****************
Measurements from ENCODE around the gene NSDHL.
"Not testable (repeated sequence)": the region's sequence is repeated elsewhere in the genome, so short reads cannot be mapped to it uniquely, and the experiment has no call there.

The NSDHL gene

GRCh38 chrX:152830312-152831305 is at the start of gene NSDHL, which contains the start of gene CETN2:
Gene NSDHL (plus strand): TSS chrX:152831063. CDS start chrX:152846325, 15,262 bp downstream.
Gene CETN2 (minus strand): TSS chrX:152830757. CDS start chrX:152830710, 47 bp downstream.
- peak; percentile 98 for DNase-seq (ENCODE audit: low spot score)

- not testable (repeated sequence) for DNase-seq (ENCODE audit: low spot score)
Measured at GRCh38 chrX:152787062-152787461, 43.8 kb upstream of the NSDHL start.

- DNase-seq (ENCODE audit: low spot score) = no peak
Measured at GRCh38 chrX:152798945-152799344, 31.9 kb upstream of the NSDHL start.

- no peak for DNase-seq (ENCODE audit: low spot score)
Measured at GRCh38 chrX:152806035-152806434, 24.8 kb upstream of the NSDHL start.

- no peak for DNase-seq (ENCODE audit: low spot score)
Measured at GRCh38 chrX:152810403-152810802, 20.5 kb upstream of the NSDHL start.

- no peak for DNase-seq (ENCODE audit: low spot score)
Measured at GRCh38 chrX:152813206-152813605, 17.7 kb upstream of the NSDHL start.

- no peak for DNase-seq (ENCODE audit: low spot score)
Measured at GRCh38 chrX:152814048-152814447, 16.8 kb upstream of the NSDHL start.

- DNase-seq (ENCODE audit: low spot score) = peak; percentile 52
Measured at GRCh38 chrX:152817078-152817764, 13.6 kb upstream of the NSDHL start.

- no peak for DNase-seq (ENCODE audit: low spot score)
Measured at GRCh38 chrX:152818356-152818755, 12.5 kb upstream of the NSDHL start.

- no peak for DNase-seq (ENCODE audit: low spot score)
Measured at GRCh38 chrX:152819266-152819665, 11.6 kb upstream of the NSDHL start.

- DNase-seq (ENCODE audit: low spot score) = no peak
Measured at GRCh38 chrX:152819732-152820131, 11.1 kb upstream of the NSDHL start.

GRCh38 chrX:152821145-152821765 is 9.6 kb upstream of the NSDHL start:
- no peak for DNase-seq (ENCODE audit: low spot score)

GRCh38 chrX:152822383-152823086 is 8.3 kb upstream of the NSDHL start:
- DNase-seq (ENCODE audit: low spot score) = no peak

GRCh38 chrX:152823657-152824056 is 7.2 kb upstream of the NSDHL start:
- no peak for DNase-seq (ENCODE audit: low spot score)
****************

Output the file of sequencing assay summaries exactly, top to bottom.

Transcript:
Measurements from ENCODE around the gene NSDHL.
"Not testable (repeated sequence)": the region's sequence is repeated elsewhere in the genome, so short reads cannot be mapped to it uniquely, and the experiment has no call there.

The NSDHL gene

GRCh38 chrX:152830312-152831305 is at the start of gene NSDHL, which contains the start of gene CETN2:
Gene NSDHL (plus strand): TSS chrX:152831063. CDS start chrX:152846325, 15,262 bp downstream.
Gene CETN2 (minus strand): TSS chrX:152830757. CDS start chrX:152830710, 47 bp downstream.
- peak; percentile 98 for DNase-seq (ENCODE audit: low spot score)

- not testable (repeated sequence) for DNase-seq (ENCODE audit: low spot score)
Measured at GRCh38 chrX:152787062-152787461, 43.8 kb upstream of the NSDHL start.

- DNase-seq (ENCODE audit: low spot score) = no peak
Measured at GRCh38 chrX:152798945-152799344, 31.9 kb upstream of the NSDHL start.

- no peak for DNase-seq (ENCODE audit: low spot score)
Measured at GRCh38 chrX:152806035-152806434, 24.8 kb upstream of the NSDHL start.

- no peak for DNase-seq (ENCODE audit: low spot score)
Measured at GRCh38 chrX:152810403-152810802, 20.5 kb upstream of the NSDHL start.

- no peak for DNase-seq (ENCODE audit: low spot score)
Measured at GRCh38 chrX:152813206-152813605, 17.7 kb upstream of the NSDHL start.

- no peak for DNase-seq (ENCODE audit: low spot score)
Measured at GRCh38 chrX:152814048-152814447, 16.8 kb upstream of the NSDHL start.

- DNase-seq (ENCODE audit: low spot score) = peak; percentile 52
Measured at GRCh38 chrX:152817078-152817764, 13.6 kb upstream of the NSDHL start.

- no peak for DNase-seq (ENCODE audit: low spot score)
Measured at GRCh38 chrX:152818356-152818755, 12.5 kb upstream of the NSDHL start.

- no peak for DNase-seq (ENCODE audit: low spot score)
Measured at GRCh38 chrX:152819266-152819665, 11.6 kb upstream of the NSDHL start.

- DNase-seq (ENCODE audit: low spot score) = no peak
Measured at GRCh38 chrX:152819732-152820131, 11.1 kb upstream of the NSDHL start.

GRCh38 chrX:152821145-152821765 is 9.6 kb upstream of the NSDHL start:
- no peak for DNase-seq (ENCODE audit: low spot score)

GRCh38 chrX:152822383-152823086 is 8.3 kb upstream of the NSDHL start:
- DNase-seq (ENCODE audit: low spot score) = no peak

GRCh38 chrX:152823657-152824056 is 7.2 kb upstream of the NSDHL start:
- no peak for DNase-seq (ENCODE audit: low spot score)